Our Announcements

Not Found

Sorry, but you are looking for something that isn't here.

Archive for category History

Mistakes & Accomplishments of Gen Pervez Musharraf Asif Haroon Raja

images

 

 

 

 

 

 

 

Mistakes & Accomplishments of Gen Pervez Musharraf

Asif Haroon Raja

The Army, paramilitary forces and the police are fighting the US dictated war on terror since 2003 but have yet not been able to completely root out terrorism. I will be frank in stating that the Army was not mentally prepared, trained, equipped, acclimatized and motivated when it was suddenly launched to conduct irregular warfare in South Waziristan (SW). As a result, its performance for the first five years was not up to the mark and it suffered reverses. The Tehreek Taliban Pakistan (TTP) took advantage of it and managed to gain influence over 18 administrative units in the northwest and became a powerful force to reckon with. A state within state was created in Swat while SW became the main base of operation with its tentacles in other six tribal agencies. Another important factor behind not so good performance of security forces was the double game played by the so-called friends of Pakistan that were on the quiet supporting and creating space for the very terrorists Pakistan was asked to fight. 

Gen Pervez Musharraf was appointed Army chief on October 6, 1998 and soon after he ventured into Dras-Kargil inside Indian Occupied Kashmir (IOK), which is quite intriguing and raises many questions. It strained civil-military relations and led to the downfall of Nawaz Sharif. As DGMO under Gen Jahangir Karamat, in his operational briefing to the then PM Benazir Bhutto in 1996, he had presented Kargil plan and was keen to execute it. (1). She trashed it realizing its consequences.

Commenting on Kargil conflict in 1999 which had brought the two nuclear rivals close to war with nuclear overtones, Musharraf proudly proclaims, “Our maneuver was conducted flawlessly, a tactical marvel of military professionalism; a plan for plugging gaps between our positions was formally presented and approved towards the middle of January 1999. (2).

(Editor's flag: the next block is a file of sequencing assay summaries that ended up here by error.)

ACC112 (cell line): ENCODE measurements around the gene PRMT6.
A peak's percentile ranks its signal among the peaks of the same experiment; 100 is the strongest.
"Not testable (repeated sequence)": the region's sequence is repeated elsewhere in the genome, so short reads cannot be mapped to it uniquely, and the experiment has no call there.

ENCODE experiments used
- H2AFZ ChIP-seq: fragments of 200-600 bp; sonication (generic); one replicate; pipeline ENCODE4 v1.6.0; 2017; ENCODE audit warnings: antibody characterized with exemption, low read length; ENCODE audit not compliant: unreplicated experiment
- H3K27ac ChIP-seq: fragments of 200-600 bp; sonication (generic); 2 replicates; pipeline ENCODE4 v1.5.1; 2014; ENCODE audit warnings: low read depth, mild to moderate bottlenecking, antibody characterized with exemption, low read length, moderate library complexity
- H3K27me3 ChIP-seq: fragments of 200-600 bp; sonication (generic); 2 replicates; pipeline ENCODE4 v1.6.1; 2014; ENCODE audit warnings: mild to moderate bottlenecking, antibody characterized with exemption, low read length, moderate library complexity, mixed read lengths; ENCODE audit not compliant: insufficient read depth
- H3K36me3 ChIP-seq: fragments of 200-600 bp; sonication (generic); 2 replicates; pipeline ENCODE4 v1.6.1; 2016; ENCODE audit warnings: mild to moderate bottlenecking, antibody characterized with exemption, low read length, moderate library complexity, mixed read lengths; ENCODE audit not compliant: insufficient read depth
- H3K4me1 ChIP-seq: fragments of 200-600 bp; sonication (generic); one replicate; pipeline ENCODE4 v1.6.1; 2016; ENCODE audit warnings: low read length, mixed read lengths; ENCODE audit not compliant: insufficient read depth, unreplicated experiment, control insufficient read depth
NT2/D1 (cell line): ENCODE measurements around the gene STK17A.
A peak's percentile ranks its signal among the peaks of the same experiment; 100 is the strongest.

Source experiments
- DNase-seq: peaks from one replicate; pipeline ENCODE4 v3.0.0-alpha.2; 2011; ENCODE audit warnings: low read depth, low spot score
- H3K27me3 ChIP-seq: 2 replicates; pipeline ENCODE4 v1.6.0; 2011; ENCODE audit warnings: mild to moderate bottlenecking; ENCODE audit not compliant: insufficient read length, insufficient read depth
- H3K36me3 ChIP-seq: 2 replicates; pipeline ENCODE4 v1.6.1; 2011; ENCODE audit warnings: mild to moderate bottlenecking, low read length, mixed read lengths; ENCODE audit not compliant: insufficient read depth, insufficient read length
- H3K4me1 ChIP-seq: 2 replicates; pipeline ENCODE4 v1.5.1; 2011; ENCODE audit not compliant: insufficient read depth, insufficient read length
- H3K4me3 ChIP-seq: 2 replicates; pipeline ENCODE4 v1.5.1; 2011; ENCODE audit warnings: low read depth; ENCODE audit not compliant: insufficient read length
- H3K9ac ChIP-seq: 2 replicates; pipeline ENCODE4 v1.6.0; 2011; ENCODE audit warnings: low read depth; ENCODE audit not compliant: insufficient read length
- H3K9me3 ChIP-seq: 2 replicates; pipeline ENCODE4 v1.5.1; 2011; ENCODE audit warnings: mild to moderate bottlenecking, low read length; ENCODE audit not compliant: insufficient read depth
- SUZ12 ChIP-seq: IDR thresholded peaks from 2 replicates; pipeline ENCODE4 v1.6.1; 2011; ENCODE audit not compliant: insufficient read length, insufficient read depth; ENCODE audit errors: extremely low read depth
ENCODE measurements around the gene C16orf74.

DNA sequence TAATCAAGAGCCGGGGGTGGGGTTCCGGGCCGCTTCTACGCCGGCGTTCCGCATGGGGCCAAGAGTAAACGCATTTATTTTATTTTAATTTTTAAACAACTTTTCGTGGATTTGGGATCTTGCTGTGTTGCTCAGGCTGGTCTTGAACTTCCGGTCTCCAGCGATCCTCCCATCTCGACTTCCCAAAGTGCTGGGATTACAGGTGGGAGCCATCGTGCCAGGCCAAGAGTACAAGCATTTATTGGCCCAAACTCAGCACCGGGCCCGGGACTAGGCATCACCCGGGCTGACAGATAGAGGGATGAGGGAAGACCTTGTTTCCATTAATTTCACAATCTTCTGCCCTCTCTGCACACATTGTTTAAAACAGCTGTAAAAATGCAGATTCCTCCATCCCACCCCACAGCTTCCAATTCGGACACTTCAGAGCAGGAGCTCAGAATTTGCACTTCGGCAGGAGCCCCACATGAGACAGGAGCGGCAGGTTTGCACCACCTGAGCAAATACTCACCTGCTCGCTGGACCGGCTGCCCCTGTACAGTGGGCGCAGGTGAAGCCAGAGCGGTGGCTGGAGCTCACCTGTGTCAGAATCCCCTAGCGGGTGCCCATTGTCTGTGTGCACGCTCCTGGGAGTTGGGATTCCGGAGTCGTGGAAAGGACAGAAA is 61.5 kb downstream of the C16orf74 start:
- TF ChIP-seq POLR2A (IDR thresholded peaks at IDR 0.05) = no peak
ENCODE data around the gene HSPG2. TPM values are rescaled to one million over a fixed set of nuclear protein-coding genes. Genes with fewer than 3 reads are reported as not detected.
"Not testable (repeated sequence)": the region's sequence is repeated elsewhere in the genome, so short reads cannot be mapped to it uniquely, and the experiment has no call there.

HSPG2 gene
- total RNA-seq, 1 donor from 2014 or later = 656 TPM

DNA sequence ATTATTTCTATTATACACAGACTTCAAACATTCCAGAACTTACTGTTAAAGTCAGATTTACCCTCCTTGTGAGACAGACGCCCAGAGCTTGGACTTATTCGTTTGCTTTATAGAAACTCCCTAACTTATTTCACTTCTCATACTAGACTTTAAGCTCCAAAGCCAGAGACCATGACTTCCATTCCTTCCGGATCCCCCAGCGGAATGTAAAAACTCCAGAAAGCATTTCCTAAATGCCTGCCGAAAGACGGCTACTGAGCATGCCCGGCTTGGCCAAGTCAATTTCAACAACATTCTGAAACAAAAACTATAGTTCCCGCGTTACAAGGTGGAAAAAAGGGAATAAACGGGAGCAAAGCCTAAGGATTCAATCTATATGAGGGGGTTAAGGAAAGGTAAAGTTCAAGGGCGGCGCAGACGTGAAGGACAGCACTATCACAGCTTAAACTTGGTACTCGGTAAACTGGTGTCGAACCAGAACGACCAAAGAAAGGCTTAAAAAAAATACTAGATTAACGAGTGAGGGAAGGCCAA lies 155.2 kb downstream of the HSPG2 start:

According to Lt-Gen (retd) Shahid Aziz who was heading ‘Analysis Wing’ of ISI during the conflict: “The Kargil war was an unsound military plan based on invalid assumptions, launched with little preparation and in total disregard of the  regional and international environment”. (3). Late ex-DG ISI Gen Hamid Gul was also of the view that a military operation without a clear political purpose was like shot in the dark and Musharraf should have faced court martial for his harebrained adventure.

Kargil operation was undoubtedly a brilliant tactical maneuver which caused paralytic effects on the Indian military, but it failed in achieving the objective of de-freezing and internationalizing the Kashmir issue as had been contemplated. It should have been planned in entirety and not as a piecemeal operation. Helped by the US and G-8, India converted its tactical defeat into victory on the media plane.    

 

Musharraf took over the reins of the country on October 12, 1999 after dethroning the elected government of Nawaz Sharif through a military coup. He wore the hats of President, Army chief and CJCSC and remained in full power till October 2007 after which he shed off his military hats and finally abdicated his President seat in August 2008 and went into exile under an agreement in April 2009. He made a political party All Pakistan Muslim League (APML) and returned home to take part in May 2013 general elections. Not only he was put under house arrest and on Exit Control List, he was debarred from contesting elections. He was charged with several cases which included Benazir Bhutto murder case, Nawab Akbar Bugti murder case, Lal Masjid case and subversion of constitution on November 3, 2007. The last case has been termed as an act of treason and comes under Article 6 of the Constitution. He underwent the embarrassment of media trial and also suffered the stings of hate from his opponents.

After about three years of ordeal, he proceeded to Dubai for medical treatment of his backache and the Supreme Court and the federal government facilitated his exit. The media has been highlighting his wealth in foreign banks/offshore companies and people are asking questions as to how he could amass so much of wealth. Courts are pressing his lawyers to produce him and have issued non-bail-able arrest warrants. He is often seen on the TV channels and known for his power of arguments, he keeps telling his side of the story in reply to number of accusations made against him.  

Mistakes made by Musharraf. Taking stock of his nine years tenure, Musharraf had committed mistakes but he also had done good things. It will be in fitness of things to first dispassionately have a look at those accusations that exist in public memory. Just to recapitulate, I am tabulating these here. First the accusations made against him:

  1. He and his team had no plausible reason to oust a democratically elected government and takeover power.
  2. He should not have accepted all the seven demands of the US after 9/11 and that too without consulting others. He gave in to the US demands too quickly, and cheaply, which set into motion a slippery path for Pakistan, its social fabric, politics and institutions and because of which we are still suffering.